A high-protein diet is a popular option individuals who are trying to lose or gain weight. Because protein constitutes the building blocks of muscle, followers of high-protein diets hope to gain muscle, or preserve muscle mass while trying to lose weight. Diets excessively high in protein can have a negative impact on the renal system, however. These effects show up in urine, which is a waste product of the renal system.
Protein is made up of nitrogen, carbon, oxygen and hydrogen molecules. The body can metabolize all of those but nitrogen. Nitrogen is essential for forming many different amino acids necessary for body function, but excess nitrogen must be excreted. The liver converts excess nitrogen to urea, which then travels through the blood and to the kidneys to be filtered out. A high-protein diet may result in increased urea production; excess urea may show up in the urine.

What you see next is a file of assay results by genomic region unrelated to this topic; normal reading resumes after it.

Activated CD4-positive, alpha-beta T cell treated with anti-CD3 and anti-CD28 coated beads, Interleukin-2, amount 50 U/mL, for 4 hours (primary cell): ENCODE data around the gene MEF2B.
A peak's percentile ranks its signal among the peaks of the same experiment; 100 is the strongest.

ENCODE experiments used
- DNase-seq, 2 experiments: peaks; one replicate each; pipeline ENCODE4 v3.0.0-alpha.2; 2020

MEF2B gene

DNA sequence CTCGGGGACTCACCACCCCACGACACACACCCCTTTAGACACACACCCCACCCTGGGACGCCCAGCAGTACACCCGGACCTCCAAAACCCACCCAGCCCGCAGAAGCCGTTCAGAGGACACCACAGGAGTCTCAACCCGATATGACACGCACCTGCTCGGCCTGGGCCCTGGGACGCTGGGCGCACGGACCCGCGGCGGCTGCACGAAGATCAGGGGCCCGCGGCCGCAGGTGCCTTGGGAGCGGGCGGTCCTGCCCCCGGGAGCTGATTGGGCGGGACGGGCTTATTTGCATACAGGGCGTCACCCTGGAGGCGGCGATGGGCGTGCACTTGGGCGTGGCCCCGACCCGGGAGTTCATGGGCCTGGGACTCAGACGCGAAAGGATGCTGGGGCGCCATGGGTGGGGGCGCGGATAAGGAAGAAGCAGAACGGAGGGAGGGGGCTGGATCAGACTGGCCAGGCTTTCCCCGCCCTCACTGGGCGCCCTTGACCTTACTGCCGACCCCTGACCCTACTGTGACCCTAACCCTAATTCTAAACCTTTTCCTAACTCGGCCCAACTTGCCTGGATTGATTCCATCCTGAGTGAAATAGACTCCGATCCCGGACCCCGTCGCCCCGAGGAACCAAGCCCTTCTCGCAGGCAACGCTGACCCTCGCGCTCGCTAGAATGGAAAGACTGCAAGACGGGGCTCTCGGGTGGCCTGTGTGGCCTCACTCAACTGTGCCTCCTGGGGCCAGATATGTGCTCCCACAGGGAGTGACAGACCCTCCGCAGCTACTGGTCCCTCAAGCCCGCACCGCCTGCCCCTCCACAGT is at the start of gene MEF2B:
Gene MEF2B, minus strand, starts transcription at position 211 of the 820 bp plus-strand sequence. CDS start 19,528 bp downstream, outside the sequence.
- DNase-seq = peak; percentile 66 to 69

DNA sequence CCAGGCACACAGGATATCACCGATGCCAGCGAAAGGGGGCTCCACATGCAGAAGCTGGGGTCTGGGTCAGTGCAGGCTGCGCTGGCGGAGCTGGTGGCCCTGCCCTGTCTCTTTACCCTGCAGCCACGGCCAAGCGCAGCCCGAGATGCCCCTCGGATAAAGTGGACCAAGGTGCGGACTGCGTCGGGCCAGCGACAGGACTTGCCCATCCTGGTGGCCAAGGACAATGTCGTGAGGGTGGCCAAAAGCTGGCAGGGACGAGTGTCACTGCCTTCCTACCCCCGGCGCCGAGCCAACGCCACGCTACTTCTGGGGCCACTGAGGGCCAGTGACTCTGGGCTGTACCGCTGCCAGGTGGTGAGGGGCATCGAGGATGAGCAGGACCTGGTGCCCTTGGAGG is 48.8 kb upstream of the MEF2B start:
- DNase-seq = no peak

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A high-protein diet facilitates greater production of urine volume. The increase of urea in the body, drives the need for more filtration by the kidneys. This means that more water is pulled from the blood to compensate for urea removal. Excessive urination while following a high-protein diet can lead to dehydration, notes The American Kidney Fund.
A study conducted by Roichi Itoh, appearing in the American Journal of Clinical Nutrition in 1998, found that increased protein consumption leads to increased calcium in the urine. Although the exact mechanism for this is not well understood, the impact of excessive calcium loss is still highly important. Calcium loss is associated with a loss in bone mineral density and an increase in osteoporotic conditions, especially in the elderly.
- The Medical Biochemistry Page: Nitrogen Metabolism
- Atkins Exposed: American Kidney Fund Warns About Impact Of High-Protein Diets On Kidney Health
- "The American Journal of Clinical Nutrition"; Dietary Protein Intake and Urinary Excretion of Calcium; Roichi Itoh, Noriko Nishiyama and Yasuo Suyama; 1998.
- MayoClinic.com: Protein in Urine